How to get a remedy for faulty goods

Did your Christmas present haul live up to expectations, or were you left with a few faulty goods once you tried out your new appliances?

Quite a few people find themselves trudging back to the retailer with faulty goods at this time of year, but many are unaware of their rights.

Our editor Leon was explaining that his father was caught out over the holidays while trying to return a faulty router to the retailer.

The retailer informed his father that he would have to contact the manufacturer. He then returned home and called the manufacturer and spent over an hour trying different solutions before the manufacturer accepted that the product was indeed faulty. The company then provided him with a number, which he was required to take back to the retailer with the faulty product while he was told he would have to wait for up to two weeks for the item to be repaired.

According to the Australian Competition and Consumer Commission (ACCC), if you return a faulty product to the retailer you purchased it from, they must provide you with a remedy and cannot direct you to the manufacturer instead.

“One common tip we recommend is saying the three magic words, Australian Consumer Law, to let retailers know you understand your rights. This can help resolve an issue quickly,” ACCC Acting Chair Dr Michael Schaper said.

More than 29,000 people reported consumer guarantee issues to the ACCC in 2017, with half experiencing problems getting remedies for faulty automotive, whitegoods or electronics products.

The ACCC is concerned by this growing trend, which shows a 39 per cent increase in reports about consumer guarantee issues when compared to the 21,000 received in 2016.

“It’s disappointing to see that more and more people are having issues enforcing their consumer guarantee rights,” Dr Schaper said.

“We want shoppers across the country to be aware that they have automatic consumer guarantee rights under the Australian Consumer Law when they purchase a product or service. Businesses cannot ignore these rights under any circumstances.”

Issues with faulty products and businesses being misleading about consumer rights are some of the most common reasons for people to contact the ACCC.

“Unfortunately, a lot of people run into problems when trying to get a remedy for a faulty product. For example, they might be told the product is out of warranty and nothing can be done,” Dr Schaper said.

“Many consumers often assume that the so-called warranties they are offered by a retailer are their only protection. This is not true, as consumer guarantee rights are separate to any warranty that comes with a product. The length of time these rights apply is also unrelated to the manufacturer’s warranty period.”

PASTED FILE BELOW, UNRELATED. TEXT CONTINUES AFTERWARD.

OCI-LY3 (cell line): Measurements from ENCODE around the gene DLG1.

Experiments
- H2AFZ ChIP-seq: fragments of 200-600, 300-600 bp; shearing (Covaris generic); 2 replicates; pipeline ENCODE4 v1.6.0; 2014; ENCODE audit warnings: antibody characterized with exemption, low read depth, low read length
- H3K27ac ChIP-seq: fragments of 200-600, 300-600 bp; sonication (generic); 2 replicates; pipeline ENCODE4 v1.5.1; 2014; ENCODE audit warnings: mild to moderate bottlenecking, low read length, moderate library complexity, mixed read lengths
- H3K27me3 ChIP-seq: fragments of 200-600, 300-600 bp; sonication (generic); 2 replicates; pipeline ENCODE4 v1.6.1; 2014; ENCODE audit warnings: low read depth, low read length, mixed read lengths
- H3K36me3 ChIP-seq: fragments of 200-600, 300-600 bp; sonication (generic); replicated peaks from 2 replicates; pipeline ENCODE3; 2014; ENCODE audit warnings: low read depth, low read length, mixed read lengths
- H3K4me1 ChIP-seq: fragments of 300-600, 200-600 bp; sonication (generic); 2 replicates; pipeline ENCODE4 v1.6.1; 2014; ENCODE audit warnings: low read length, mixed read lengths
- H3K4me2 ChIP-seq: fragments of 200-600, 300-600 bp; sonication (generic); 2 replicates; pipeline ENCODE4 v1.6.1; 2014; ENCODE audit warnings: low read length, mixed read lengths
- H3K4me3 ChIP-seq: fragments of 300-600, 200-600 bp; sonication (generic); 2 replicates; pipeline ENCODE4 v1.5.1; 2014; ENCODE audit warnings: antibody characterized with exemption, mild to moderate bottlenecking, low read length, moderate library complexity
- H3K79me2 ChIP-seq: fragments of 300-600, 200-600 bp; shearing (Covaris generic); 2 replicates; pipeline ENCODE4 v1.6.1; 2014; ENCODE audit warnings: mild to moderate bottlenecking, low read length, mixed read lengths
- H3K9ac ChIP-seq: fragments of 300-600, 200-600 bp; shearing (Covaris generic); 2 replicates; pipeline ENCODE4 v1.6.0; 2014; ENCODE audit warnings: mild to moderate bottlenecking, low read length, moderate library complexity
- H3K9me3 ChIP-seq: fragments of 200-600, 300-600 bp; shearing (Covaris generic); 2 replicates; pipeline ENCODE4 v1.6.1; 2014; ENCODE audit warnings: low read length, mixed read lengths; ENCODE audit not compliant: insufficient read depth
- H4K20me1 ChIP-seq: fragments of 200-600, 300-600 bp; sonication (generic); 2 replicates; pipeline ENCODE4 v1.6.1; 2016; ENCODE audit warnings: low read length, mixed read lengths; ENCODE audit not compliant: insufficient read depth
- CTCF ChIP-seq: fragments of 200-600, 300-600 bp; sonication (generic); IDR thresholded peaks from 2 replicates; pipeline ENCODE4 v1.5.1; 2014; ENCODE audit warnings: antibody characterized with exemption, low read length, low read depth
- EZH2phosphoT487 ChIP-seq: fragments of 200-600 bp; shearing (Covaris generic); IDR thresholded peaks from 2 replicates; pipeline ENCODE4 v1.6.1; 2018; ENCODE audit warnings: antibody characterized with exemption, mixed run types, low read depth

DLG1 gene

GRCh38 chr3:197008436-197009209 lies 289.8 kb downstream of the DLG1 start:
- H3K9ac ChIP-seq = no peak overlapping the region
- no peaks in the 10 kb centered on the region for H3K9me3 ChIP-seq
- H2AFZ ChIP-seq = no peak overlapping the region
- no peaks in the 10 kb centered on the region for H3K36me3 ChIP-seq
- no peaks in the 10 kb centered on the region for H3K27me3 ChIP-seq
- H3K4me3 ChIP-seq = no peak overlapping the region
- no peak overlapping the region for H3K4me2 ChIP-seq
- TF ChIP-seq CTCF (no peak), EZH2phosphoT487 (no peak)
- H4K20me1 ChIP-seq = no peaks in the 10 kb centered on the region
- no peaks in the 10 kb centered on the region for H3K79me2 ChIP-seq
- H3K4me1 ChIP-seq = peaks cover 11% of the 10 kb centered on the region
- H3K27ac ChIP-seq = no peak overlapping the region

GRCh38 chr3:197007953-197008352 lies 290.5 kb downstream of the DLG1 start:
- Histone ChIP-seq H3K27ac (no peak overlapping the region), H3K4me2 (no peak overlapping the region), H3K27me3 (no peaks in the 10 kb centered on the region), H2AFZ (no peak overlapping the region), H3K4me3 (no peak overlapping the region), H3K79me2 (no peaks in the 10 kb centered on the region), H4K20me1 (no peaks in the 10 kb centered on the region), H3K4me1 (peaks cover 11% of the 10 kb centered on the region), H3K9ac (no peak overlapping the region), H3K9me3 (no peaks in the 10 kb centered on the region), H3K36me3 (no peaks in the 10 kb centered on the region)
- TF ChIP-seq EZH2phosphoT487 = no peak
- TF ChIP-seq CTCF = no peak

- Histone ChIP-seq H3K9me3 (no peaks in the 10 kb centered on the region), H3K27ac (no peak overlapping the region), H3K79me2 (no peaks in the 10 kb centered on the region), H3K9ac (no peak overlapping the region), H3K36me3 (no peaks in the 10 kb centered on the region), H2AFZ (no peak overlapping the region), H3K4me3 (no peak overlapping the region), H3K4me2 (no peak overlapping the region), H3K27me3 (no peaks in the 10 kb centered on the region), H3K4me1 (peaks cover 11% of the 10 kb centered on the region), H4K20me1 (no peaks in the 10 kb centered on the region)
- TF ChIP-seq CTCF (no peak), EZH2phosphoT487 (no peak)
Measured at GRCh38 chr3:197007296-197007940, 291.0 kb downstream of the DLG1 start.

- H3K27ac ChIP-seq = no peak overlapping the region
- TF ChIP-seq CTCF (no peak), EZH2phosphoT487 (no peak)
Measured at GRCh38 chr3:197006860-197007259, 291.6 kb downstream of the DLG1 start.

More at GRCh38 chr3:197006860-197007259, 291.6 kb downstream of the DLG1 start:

“For example, if you buy a new TV that breaks down after the manufacturer’s warranty expires, you may still be entitled to a remedy under your consumer guarantee rights, including a repair, replacement or refund,” Dr Schaper said.

People having difficulties obtaining a remedy for a faulty product can use the ACCC’s complaint letter tool to try and resolve the issue with the trader. If this is unsuccessful, they can contact their local consumer protection agency or report the issue to the ACCC.

Know your rights
If a product you purchased is faulty, your right to choose a remedy depends on whether the failure is major or minor.

If it’s a major fault, the consumer can choose to get a refund, replacement or repair. If it’s a minor fault, the business can choose which of these to offer you.

A product has a major fault when it:

  • has a problem that would have stopped you from buying it if you’d known about it
  • is unsafe
  • is significantly different from the sample or description, and/or it doesn’t do what the business said it would, or what you asked for, and it can’t be easily fixed.


Have you ever been told to return a product to the manufacturer? Did you do as you were told or did you stand up for your rights?


Related articles:
Your pricing rights
Your refund rights
Dealing with debt collectors

Written by Ben Hocking

Ben Hocking is a skilled writer and editor with interests and expertise in politics, government, Centrelink, finance, health, retirement income, superannuation, Wordle and sports.

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